These relatively deeper holes (on our coastal streams any brackish water that’s over 10 or 12 feet in depth is hard to find) are frequently on a curve in the stream and when the hard-core speckled trout fishermen locate one of these “honey holes,” it’s usually a best kept secret. When those honey holes are close to a major roadway, a little scouting by vehicle may show another fisherman exactly where the action is happening. Trout fishermen cringe when they see cars passing by where a number of fishermen are casting lures meant that are obviously meant for speckled trout. That grouping of trout anglers at this time of the year is a dead give away to some lucky angler who was looking for water that’s holding fish.  When this happens, it’s time for fishermen to go home, grab their fishing gear and return to take part in the good fishing. The secret honey hole has been found.

In talking with and watching some of these lucky fishermen that locate such a hot spot for winter trout, I’ve tried to worm out the secret of getting these concentrated fish to hit a lure. Invariably, they say that you need to fish a lure s-l-o-w-l-y. The trout are hungry because these deeper holes also hold bait (forage) so the fish aren’t just trying to get warm, they’re looking for something to eat as well.

Since, at this time the trout’s metabolism is low, they move slowly, so any bait they may hit needs to move slowly too.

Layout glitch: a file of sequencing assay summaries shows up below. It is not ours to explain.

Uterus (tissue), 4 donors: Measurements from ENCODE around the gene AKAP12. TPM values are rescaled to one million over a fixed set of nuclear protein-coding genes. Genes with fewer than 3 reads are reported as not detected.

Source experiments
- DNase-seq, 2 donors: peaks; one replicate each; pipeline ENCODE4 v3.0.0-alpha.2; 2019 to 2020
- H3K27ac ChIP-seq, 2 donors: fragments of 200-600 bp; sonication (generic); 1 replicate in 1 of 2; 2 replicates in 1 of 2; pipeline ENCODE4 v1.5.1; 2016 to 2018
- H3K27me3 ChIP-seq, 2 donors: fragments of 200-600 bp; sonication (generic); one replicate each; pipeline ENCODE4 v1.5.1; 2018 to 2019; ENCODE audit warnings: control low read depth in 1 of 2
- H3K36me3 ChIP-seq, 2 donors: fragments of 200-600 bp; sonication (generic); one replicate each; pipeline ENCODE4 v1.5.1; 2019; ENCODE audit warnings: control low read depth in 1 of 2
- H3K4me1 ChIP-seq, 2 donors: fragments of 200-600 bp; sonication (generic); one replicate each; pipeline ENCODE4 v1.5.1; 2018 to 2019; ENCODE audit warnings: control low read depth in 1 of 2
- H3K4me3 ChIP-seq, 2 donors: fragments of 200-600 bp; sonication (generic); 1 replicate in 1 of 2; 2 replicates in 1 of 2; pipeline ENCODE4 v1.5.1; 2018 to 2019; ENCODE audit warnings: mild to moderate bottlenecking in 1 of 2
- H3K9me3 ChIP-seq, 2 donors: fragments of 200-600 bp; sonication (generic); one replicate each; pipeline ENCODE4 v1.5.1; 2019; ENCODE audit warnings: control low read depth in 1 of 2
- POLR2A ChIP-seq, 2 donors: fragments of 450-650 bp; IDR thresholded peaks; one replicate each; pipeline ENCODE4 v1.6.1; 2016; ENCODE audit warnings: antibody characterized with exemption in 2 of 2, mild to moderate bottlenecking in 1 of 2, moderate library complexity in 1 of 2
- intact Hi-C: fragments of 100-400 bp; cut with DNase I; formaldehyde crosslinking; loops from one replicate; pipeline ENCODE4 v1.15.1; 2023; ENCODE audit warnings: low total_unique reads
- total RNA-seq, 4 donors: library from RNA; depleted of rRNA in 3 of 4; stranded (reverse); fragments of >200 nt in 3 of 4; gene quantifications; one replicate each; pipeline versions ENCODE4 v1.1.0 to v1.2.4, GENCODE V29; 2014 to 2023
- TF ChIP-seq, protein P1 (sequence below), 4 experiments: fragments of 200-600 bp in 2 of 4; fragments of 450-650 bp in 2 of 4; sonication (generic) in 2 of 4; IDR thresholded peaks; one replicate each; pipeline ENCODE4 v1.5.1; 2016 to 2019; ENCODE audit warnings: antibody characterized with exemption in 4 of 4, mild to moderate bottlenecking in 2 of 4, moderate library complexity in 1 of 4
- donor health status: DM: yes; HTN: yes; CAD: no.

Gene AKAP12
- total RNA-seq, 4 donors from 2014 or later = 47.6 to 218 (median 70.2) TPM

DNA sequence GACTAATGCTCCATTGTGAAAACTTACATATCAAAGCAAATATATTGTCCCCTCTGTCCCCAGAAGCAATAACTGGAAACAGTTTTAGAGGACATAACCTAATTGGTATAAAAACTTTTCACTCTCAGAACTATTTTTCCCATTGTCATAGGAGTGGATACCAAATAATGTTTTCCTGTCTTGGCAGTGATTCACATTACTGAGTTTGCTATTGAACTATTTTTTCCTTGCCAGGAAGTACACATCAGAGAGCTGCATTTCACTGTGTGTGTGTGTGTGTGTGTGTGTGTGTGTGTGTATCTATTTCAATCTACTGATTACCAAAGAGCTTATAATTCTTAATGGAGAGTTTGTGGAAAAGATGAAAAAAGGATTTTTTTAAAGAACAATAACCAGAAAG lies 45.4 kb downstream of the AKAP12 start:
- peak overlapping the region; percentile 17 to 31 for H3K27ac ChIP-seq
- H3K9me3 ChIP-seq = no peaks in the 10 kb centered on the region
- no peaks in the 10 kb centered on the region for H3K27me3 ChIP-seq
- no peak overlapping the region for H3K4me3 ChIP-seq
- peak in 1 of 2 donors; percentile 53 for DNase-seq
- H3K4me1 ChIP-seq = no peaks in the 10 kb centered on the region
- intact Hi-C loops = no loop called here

With this in mind, some fishermen have been finding the usual school of long nose gar splashing around in the headwaters of these tidal creeks. Often you’ll find speckled trout lying under the gar waiting for slow settling scraps of whatever it is that the gar were feeding on to fall toward the bottom (and the waiting trout).

The fishermen I’ve talked with have been using a number of lures but most all of them are what fishermen call a “suspended” lure. This is a sinking lure that slowly sinks to a certain level then, as the angler begins to retrieve the lure in a slow twitching motion, the lure will stay roughly at that level in the water. Lures such as the old tried and true MirrOlure or the Yo-Zuri minnow lures that have a lot of flash built into their bodies are best. The “suspended” ability of these lures allows the angler to make a slow retrieve at a set depth then stop the lure briefly to allow it to sink a little more before continuing the slow, slight twitching motion of the lure that they say drives the trout up the wall. One angler, who knows about where the sharp drop-off in the bottom is, likes to stop a lure at this point to allow it to sit still as it sinks before continuing the retrieve. He usually expects a good strike, as the lure continues to move forward after sinking on the drop-off.

Another lure that winter speckled trout anglers like to use is a spinner bait like you’d use for largemouth bass. Choose one with a large, single, willow leaf blade on it because it spins and flashes at a slow retrieve. Bass anglers call this type of retrieve “slow rolling” a spinner bait. Instead of the usual skirt bass anglers use on their spinner baits, choose one of those soft plastic swimming shad lures on the hook. I’m told that an occasional whopper flounder also likes bait like this. One speck angler has added a little smell to the attached lure on the spinner bait by using the GULP shad lures.  Again, slow, is the name of the game for this type of winter fishing.